How Anger Can Hurt Your Relationships
How anger can hurt your relationships
Years ago, I was good friends with someone that was hung up on her ex. She constantly complained about how he made her life miserable. Before long he became the main topic of our conversations. Our friendship had taken a backseat to her grief, and she was no longer the carefree person that I remembered. Instead, she was uptight yet venomous.
Finally, I reached my breaking point and expressed how I was tired of talking about her failed relationship, and that the break-up had consumed her life. I hoped that she’d appreciate my brutal honesty, but sadly it ended our friendship.
Yet strangely enough, I found myself in the same position.
My boyfriend of three years dumped me for someone else (*and it was through email BTW). Naturally, I wallowed in my grief. But as time passed, my sadness turned into resentment. And he damaged my disposition and broke my trust.
Although my friends offered their support, I’d allowed my pain to crush my spirit. And alas, I’d lost myself.
Buddha once said, “Holding on to anger is like grasping a hot coal with the intent of throwing it at someone else; you are the one who gets burned.”
We tend to go through the same motions. We meet someone and fall deeply in love. But if the relationship falls apart, our sorrow manifests into cynicism. And our bitterness becomes a defense mechanism where we don’t show any vulnerability.
Resentment can be a slow burn that dims our light and hinders our joy. It not only creates unfair comparisons for your new partner because they’re burdened by your past, but it overshadows what you offer to the relationship.
You shouldn’t start a new relationship with a chip on your shoulder. It’s not attractive and bad karma. And if you project animosity, you’re attracting someone that may have harmful intentions. Or you could find someone that’s accommodating, and they will eventually grow tired of your hostility.
Anger is a complex emotion that tends to blur our judgment. It’s also the number one killer of optimism. Did you know for every minute of antagonism, you lose sixty seconds of bliss?
We must remain hopeful to move forward, or we could bypass something amazing that may be closer than we think. So, it’s only fair to enter a new relationship with an open mind, as well as an open heart.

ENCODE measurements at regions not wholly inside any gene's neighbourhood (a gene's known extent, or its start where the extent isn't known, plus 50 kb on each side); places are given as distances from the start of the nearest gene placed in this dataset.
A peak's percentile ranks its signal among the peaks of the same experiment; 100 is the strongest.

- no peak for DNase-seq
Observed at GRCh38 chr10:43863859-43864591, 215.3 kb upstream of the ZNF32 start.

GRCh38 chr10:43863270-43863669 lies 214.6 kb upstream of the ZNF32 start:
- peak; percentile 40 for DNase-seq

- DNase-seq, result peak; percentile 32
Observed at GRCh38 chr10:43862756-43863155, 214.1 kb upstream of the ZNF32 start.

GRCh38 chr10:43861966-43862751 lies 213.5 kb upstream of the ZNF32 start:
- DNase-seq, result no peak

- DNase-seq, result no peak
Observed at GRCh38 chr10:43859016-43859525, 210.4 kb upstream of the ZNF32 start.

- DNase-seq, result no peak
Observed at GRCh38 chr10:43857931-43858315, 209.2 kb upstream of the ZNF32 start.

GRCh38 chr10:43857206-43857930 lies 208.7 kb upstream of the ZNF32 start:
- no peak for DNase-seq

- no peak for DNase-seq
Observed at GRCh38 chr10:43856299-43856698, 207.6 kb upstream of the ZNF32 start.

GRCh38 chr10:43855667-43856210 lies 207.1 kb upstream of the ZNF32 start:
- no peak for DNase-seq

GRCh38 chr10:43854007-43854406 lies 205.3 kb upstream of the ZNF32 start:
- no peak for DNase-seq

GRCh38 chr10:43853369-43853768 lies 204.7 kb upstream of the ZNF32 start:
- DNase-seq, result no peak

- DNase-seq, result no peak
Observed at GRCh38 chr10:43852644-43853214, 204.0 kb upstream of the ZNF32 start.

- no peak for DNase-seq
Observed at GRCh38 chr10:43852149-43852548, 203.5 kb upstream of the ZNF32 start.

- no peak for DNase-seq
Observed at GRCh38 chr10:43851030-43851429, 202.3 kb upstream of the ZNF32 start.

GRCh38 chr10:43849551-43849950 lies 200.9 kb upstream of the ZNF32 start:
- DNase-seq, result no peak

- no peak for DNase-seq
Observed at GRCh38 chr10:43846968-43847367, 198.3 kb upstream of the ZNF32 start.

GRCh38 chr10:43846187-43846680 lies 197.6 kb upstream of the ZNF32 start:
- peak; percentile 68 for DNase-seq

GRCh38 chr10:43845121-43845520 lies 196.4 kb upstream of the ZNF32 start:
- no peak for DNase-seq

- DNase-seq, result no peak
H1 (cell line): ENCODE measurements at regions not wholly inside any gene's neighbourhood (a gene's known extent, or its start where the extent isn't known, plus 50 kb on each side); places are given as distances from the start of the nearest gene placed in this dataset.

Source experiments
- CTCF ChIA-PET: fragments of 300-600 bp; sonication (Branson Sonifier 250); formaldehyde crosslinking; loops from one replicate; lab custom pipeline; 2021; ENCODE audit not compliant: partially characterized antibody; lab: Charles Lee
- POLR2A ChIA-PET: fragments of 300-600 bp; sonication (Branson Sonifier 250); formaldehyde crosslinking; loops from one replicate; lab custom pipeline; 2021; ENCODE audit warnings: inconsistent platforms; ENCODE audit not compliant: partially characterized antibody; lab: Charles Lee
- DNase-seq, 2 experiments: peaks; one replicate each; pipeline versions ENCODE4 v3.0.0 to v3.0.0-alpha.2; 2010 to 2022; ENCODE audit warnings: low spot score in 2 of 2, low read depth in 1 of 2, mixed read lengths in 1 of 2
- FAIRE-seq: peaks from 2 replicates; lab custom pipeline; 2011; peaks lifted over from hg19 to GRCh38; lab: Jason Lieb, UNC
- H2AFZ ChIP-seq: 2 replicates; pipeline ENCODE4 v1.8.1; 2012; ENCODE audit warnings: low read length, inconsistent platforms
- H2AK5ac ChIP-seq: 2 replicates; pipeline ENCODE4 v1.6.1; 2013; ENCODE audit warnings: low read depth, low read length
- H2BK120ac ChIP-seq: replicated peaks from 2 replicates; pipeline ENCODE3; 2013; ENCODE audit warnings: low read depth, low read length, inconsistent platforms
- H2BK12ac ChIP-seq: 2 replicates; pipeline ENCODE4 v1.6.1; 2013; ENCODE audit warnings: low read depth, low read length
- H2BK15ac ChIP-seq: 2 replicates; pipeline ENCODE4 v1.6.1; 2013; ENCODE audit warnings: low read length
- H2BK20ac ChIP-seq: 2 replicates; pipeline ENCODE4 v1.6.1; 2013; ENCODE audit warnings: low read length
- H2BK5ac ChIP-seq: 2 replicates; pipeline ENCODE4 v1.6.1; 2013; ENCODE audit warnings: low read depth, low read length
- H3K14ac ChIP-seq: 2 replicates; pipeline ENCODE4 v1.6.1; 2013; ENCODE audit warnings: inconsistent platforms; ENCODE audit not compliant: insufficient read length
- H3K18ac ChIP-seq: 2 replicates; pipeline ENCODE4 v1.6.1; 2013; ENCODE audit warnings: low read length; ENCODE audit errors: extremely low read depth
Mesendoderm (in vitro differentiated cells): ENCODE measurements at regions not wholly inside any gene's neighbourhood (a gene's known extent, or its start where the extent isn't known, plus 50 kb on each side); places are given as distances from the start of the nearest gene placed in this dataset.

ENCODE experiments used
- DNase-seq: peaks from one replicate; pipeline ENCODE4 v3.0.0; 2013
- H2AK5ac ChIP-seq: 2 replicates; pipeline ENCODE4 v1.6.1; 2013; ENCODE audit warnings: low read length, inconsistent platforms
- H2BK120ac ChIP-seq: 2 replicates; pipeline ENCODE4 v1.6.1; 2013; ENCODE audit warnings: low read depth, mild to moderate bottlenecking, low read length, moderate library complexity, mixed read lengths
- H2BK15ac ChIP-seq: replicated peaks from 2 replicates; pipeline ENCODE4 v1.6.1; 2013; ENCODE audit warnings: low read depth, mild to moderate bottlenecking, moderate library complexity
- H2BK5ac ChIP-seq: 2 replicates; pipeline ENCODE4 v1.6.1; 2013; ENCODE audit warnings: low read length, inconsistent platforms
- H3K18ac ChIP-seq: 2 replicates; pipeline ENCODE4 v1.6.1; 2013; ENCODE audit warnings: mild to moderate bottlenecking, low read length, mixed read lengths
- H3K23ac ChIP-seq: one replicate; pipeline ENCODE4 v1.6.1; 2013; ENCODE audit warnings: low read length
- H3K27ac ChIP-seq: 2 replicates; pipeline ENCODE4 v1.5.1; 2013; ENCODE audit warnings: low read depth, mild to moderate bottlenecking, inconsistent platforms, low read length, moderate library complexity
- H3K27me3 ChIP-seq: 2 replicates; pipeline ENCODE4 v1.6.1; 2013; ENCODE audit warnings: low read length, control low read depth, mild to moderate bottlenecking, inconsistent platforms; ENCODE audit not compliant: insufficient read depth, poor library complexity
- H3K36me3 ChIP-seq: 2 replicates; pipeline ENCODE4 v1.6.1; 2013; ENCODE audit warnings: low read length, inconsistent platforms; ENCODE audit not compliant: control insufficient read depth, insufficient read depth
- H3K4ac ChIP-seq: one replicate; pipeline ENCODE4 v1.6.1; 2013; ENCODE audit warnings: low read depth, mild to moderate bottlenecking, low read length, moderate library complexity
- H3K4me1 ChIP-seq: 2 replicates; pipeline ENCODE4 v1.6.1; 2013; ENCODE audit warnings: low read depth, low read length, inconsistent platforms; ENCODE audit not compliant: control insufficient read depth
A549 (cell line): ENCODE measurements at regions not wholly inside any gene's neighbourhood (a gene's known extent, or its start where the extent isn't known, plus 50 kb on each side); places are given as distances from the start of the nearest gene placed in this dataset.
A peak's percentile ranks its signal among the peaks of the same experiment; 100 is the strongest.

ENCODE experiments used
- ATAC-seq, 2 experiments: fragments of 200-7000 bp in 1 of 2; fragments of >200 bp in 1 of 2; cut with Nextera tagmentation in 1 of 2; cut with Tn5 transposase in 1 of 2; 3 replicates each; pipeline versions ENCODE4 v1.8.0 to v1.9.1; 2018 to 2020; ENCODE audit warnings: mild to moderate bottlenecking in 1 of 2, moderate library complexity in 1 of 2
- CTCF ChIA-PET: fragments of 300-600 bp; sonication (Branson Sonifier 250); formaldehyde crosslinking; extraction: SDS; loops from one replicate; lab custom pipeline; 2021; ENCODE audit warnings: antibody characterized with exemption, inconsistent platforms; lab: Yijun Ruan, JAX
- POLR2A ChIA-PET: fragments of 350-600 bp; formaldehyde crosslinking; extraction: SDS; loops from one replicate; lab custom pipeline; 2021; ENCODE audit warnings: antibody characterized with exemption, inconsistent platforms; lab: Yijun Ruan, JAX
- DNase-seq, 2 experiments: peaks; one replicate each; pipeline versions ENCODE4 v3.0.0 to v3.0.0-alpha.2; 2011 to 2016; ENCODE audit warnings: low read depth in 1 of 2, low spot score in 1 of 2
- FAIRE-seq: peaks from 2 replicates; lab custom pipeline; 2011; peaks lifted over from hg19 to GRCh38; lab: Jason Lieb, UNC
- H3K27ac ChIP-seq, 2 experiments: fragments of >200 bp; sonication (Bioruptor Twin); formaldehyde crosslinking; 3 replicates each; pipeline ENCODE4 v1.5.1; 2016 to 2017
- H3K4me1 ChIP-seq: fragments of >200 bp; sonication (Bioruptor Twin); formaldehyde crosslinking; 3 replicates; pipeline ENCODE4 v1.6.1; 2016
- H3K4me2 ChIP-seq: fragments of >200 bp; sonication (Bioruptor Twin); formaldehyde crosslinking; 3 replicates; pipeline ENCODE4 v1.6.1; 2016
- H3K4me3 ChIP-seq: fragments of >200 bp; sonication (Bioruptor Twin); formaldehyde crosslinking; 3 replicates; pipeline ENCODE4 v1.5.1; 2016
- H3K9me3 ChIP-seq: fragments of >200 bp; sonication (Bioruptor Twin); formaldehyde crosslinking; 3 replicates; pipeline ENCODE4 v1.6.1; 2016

I’m not recommending that you bottle up your emotions, and it’s okay to vent to your friends and family. That’s what they’re for-- to offer emotional support. But it’s unhealthy to cling onto your sorrow. And at some point, you must let go of the past, accept the present, and move on.
Recovering from a heavy heart can be difficult, but luckily there are ways to help you heal.
One of the most common solutions is exercise. Endorphins can do wonders for your mind, body, and spirit. And by carving out as little as 30 minutes a day, you are channeling your anger into something positive.
Another choice is journaling. It’s not only therapeutic, but it’s a wonderful way to truly express yourself without judgement. I have suffered from anxiety and depression for most of my life. Yet once I entered high school, I began to keep a journal of my personal struggles. I wrote whatever came to mind. Whether it was poetry, short stories, or songs, it helped me reconcile a lot of my grief, especially when I was dealing with a broken heart. Journaling is one of the most remedial ways to release negative energy. Plus, it’s practical and cheaper than therapy.
Speaking of therapy, art therapy promotes cognitive disruption by moving attention away from cynical thinking. By exploring your feelings through artistic expression, you’re redirecting your thoughts away from your remorse and regulating your nervous system. With your mind focused on creating, you can detach and process your raw emotions. And since there are no real rules to art, you don’t have to be tied down to one medium. From adult coloring books to free form design, art therapy can be liberating.
So, remember, anger can not only influence those around you, but it can hinder your prosperity. Moving on is never easy, but it is possible if you’re willing to release all the hurt from your past.
Quotes about Anger
James Thurber: Let us not look back in anger or forward in fear, but around in awareness.
John Dryden: The intoxication of anger, like that of the grape, shows us to others, but hides us from ourselves.
Walter Savage Landor: Heat and animosity, contest and conflict, may sharpen the wits, although they rarely do; they never strengthen the understanding, clear the perspicacity, guide the judgment, or improve the heart.
Buddha: Anger will never disappear so long as thoughts of resentment are cherished in the mind. Anger will disappear just as soon as thoughts of resentment are forgotten.
Leo Buscaglia: Don't hold to anger, hurt or pain. They steal your energy and keep you from love
© 2008 Daisy Kane